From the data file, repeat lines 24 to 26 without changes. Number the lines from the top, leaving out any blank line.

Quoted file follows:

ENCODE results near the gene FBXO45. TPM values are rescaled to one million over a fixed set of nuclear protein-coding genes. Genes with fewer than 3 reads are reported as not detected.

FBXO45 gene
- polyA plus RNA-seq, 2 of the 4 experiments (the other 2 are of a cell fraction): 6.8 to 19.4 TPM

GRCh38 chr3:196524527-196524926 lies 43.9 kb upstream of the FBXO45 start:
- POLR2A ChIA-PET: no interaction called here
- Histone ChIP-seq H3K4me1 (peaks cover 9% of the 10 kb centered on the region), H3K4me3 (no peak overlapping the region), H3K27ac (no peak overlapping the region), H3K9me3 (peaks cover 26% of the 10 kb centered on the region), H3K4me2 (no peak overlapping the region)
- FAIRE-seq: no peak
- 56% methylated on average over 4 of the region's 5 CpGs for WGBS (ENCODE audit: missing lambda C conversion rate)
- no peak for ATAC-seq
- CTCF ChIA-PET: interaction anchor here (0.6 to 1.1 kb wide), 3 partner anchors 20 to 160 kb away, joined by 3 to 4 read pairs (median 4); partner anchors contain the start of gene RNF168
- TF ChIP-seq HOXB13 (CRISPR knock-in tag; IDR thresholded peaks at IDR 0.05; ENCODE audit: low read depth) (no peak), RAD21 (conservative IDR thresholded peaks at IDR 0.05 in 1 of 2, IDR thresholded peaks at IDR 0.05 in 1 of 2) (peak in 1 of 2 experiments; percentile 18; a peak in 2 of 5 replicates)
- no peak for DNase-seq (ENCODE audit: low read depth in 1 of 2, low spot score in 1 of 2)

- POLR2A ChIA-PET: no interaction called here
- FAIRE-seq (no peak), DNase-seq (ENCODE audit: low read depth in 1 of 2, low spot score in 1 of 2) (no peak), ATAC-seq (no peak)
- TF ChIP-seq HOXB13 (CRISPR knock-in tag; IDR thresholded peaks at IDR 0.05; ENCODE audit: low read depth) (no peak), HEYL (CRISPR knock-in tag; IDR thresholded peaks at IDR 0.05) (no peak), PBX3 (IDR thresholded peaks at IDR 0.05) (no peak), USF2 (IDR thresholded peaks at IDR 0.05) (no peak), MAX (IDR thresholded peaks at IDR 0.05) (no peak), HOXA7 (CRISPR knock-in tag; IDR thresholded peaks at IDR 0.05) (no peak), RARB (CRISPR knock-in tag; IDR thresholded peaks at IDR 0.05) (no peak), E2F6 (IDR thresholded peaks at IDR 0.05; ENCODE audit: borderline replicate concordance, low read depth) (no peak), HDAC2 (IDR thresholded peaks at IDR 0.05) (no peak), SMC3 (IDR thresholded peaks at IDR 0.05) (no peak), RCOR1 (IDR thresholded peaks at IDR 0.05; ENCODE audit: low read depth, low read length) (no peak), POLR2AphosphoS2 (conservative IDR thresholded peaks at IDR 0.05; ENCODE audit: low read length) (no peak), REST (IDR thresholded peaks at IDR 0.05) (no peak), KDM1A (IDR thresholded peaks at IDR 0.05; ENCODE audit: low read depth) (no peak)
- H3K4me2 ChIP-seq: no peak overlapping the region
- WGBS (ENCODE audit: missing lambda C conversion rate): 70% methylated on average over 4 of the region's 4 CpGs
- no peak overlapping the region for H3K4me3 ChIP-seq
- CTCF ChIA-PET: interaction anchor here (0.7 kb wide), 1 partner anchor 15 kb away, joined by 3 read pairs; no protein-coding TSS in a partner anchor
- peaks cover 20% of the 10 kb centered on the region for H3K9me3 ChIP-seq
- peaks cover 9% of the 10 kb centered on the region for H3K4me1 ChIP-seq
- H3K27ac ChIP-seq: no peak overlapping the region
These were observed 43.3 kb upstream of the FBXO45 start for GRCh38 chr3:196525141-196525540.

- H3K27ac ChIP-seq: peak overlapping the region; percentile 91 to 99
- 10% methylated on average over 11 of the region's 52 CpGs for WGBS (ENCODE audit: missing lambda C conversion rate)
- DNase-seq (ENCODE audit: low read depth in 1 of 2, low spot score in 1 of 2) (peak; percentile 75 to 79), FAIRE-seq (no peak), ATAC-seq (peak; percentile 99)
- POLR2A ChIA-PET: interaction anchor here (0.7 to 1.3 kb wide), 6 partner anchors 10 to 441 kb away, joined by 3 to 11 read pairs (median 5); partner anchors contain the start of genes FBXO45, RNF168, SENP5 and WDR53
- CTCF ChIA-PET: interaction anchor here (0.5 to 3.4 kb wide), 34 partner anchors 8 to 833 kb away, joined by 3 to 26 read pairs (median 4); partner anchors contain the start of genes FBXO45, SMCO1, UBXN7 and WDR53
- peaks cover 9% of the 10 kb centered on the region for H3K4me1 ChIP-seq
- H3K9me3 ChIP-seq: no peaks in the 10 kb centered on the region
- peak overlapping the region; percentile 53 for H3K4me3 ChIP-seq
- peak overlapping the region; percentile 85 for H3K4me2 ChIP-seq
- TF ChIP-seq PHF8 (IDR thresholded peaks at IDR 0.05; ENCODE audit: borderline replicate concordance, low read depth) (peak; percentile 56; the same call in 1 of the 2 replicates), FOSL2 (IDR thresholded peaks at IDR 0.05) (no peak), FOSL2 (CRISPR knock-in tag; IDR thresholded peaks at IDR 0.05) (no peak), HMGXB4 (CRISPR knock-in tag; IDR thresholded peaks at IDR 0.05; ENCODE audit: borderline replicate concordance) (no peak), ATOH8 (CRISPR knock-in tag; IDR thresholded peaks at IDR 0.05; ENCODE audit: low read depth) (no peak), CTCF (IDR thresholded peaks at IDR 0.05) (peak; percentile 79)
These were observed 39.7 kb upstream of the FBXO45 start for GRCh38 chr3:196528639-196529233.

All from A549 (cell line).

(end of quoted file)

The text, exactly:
- H3K27ac ChIP-seq: peak overlapping the region; percentile 91 to 99
- 10% methylated on average over 11 of the region's 52 CpGs for WGBS (ENCODE audit: missing lambda C conversion rate)
- DNase-seq (ENCODE audit: low read depth in 1 of 2, low spot score in 1 of 2) (peak; percentile 75 to 79), FAIRE-seq (no peak), ATAC-seq (peak; percentile 99)